Eugenics (meaning “well-born”) was first coined in the work of statistician and geographer Francis Galton in 1883 “to express the science of improving stock, which is by no means confined to questions of judicious mating but which, especially in the case of man, takes cognisance of all influences that however remote a degree to give to the more suitable races or strains of blood a better chance of prevailing speedily over the less suitable than they otherwise would have had.”
Proponents of eugenics advocated “positive eugenics” (encouraging physically and intellectually “fit” classes of society to marry and have more children) and “negative eugenics” — or policies intended to limit the nuptiality and fertility of “eugenically unfit” classes (including sterilization and euthanasia). By the end of the nineteenth century, eugenics was a transnational discourse which translated into policies in spaces as diverse as the Ottoman Empire, Brazil, China, Puerto Rico, and Germany. Certainly, public discourse and policy on immigration in the US, Canada, and Australia were indelibly shaped by eugenics.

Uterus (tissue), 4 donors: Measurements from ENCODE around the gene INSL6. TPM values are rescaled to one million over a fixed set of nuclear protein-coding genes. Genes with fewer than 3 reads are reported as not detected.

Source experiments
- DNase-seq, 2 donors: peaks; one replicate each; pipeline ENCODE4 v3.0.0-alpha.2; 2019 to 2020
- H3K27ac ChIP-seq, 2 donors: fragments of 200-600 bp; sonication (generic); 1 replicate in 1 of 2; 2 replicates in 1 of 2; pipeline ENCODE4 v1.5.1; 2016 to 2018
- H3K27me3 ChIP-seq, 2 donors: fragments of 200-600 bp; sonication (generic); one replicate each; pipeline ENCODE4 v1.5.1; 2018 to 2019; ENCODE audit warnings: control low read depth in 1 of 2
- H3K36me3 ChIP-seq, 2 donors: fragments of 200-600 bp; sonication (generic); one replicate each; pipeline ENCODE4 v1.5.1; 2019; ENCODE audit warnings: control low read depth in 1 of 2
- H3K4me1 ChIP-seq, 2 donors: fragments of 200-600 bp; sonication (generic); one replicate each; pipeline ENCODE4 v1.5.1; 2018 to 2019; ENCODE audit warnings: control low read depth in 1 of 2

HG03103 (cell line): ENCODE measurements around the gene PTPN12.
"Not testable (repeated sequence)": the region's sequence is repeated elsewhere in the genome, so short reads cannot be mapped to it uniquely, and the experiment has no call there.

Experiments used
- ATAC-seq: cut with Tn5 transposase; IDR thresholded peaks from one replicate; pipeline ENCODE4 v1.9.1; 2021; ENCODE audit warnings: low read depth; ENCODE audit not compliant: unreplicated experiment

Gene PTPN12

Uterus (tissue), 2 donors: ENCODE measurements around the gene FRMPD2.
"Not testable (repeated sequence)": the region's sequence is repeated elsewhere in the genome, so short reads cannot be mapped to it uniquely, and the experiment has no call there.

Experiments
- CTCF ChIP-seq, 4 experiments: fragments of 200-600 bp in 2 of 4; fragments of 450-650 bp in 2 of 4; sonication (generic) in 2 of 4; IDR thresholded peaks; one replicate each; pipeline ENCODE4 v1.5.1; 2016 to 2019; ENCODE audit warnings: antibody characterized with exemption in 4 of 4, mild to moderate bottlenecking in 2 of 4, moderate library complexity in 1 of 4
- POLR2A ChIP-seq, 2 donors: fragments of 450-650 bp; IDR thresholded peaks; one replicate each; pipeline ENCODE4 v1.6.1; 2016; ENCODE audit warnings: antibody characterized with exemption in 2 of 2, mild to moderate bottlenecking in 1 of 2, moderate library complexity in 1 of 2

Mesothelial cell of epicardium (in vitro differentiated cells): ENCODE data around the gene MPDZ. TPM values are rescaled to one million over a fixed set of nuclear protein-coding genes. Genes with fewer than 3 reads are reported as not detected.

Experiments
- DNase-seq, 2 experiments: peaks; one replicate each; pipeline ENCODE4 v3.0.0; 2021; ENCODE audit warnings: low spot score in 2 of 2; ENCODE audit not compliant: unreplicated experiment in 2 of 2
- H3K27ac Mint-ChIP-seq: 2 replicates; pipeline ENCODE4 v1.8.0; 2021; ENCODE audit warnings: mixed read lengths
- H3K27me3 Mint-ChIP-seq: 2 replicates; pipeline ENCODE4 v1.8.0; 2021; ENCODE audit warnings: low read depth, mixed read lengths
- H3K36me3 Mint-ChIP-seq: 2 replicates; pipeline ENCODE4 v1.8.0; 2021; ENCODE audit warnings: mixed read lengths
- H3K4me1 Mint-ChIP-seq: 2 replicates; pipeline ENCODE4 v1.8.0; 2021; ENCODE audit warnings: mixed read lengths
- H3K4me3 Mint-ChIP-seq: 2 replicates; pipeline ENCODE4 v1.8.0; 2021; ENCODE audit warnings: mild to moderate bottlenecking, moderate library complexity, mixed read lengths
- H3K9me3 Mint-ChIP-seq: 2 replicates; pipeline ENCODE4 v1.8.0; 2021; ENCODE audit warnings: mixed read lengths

Francis Galton himself claimed that the “ablest race” — the ancient Greeks — maintained their fitness because “Athens opened her arms to immigrants, but not indiscriminately. For her social life was such that none but very able men could take any pleasure in it.” Eventually, eugenics provided what appeared to be a “scientific rationale” for justifying and amplifying anti-immigrant sentiment.
Contemporary newspaper articles drew explicitly on eugenic categories to frame the immigrant as “undesirable.”